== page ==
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Ecosoc Votes 14-10 to Retain Cbjo in Consultative Status; B’nai B’rith Hails Vote

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The United Nations Economic and Social Council today voted 14-10 with three abstentions to retain the consultative status of the Coordinating Board of Jewish Organizations (CBJO) as a non-governmental organization. The vote constituted a defeat of Soviet-Arab bloc efforts to deprive the CBJO of its status or to delay a decision. The primary target of the Soviet and Arab delegates was B’nai B’rith, one of the three constituents of the CBJO, which, they charged, was an agent of Israel. In a statement issued to newsmen after the vote, B’nai B’rith expressed gratification at its outcome and declared that it would “continue to expose” anti-Semitism in the Soviet Union and “speak out for Israel’s right to a just and secure peace.” The CBJO was supported in the voting by the United States, Britain and France. The vote however was not a clear-cut victory for B’nai B’rith and its partners in the CBJO–the Board of Deputies of British Jews and the South African Jewish Board of Deputies.

The motion adopted contained a Pakistani amendment, accepted by the United States, which gives the Economic and Social Council the right to invoke a suspension of status at any time the Council considers the CBJO to be engaged in the kind of activities that have been charged against it. This, in effect, placed the CBJO on “parole” and opened the way for the Soviet-Arab bloc to continue its efforts to have its status suspended. Paradoxically, Pakistan, which generally supports the Arab-Soviet bloc, abstained from today’s voting. Ceylon, whose delegate defended B’nai B’rith against Soviet charges, voted against the CBJO. Today’s vote was on a recommendation made by the ECOSOC’s committee last February to retain the consultative status of the CBJO, one of eight international Jewish organizations that has enjoyed such status. A last ditch effort by the Soviet-Arab bloc to postpone a decision was stymied last night when a Council vote on whether or not to consider the February recommendation ended in a 10-10 deadlock with four abstentions. A motion by Pakistan to postpone a decision until today was carried 10-7 with eight abstentions. The Soviet-Arab bloc was apparently seeking to stall a vote until it could line up enough Asian and African votes to defeat the CBJO. The CBJO was supported by the United States and Uruguay.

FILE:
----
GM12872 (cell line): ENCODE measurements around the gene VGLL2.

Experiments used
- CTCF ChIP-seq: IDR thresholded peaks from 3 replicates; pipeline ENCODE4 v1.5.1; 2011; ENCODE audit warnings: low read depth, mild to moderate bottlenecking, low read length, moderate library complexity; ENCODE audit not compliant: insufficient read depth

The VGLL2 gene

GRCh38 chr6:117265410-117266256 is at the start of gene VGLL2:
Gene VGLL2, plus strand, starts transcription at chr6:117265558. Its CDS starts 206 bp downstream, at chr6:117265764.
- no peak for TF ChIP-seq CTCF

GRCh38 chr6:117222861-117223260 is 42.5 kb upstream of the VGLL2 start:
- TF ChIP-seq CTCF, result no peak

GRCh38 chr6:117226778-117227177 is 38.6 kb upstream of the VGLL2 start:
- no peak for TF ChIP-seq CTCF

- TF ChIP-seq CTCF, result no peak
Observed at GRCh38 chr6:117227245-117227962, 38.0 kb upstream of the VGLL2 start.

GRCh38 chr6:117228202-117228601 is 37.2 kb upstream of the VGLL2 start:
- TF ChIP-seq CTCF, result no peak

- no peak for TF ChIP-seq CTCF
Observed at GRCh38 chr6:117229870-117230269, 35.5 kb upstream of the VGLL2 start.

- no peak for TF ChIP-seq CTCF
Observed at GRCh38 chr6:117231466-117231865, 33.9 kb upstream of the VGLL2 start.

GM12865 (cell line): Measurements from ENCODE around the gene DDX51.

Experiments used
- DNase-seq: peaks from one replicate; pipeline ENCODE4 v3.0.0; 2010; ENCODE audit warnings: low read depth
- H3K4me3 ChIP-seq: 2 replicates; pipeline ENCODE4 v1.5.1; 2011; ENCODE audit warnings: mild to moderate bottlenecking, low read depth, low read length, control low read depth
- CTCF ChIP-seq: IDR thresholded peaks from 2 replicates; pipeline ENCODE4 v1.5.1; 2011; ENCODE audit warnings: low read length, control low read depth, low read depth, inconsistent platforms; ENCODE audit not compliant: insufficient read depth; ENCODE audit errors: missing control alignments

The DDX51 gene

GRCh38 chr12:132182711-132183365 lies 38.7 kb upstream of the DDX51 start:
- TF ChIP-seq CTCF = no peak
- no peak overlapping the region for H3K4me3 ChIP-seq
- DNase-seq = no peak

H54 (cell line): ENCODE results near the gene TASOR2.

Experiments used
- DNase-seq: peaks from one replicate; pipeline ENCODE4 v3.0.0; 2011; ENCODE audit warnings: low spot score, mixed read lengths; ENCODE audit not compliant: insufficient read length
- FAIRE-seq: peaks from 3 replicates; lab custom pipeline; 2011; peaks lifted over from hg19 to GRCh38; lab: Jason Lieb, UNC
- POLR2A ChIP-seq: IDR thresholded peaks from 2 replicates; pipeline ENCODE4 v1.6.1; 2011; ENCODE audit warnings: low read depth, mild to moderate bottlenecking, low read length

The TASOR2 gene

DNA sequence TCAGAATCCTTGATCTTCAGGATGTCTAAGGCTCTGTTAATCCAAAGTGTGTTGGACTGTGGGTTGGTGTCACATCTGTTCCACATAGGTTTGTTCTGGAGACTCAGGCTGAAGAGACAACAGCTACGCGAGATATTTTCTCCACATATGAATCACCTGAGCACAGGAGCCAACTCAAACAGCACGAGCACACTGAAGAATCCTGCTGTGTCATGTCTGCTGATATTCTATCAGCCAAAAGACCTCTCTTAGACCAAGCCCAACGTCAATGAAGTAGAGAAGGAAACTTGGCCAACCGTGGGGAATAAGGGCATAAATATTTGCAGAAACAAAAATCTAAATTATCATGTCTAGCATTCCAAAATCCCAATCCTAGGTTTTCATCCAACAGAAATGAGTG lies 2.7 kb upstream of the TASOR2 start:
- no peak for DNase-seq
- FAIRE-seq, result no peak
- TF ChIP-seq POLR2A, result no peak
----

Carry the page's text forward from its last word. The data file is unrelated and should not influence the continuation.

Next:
The Soviet delegate said today that his government was absolutely opposed to retention of the CBJO’s status or that of any organization which does not speak from “humanitarian grounds but speaks rather from national grounds.” He charged that the CBJO was an “extreme nationalist group.” The delegate from Ceylon, defending the B’nai B’rith, said he had never heard of a group with “a 100 year history of humanitarian work” being subjected to questions and allegations such as those lodged against B’nai B’rith. The statement issued by B’nai B’rith after the vote said, “The CBJO is gratified by the vote which is more than a vote of confidence in CBJO. It is a repudiation of attempts to impose political censorship in the political community of NGOs. All NGOs will now, in the spirit of the UN Charter itself, feel free to express their viewpoints at the UN. B’nai B’rith will continue its efforts for an effective human rights program. It will also continue to expose, as long as the necessity exists, anti-Semitism in the Soviet Union and to speak out for Israel’s right to a just and secure peace.”

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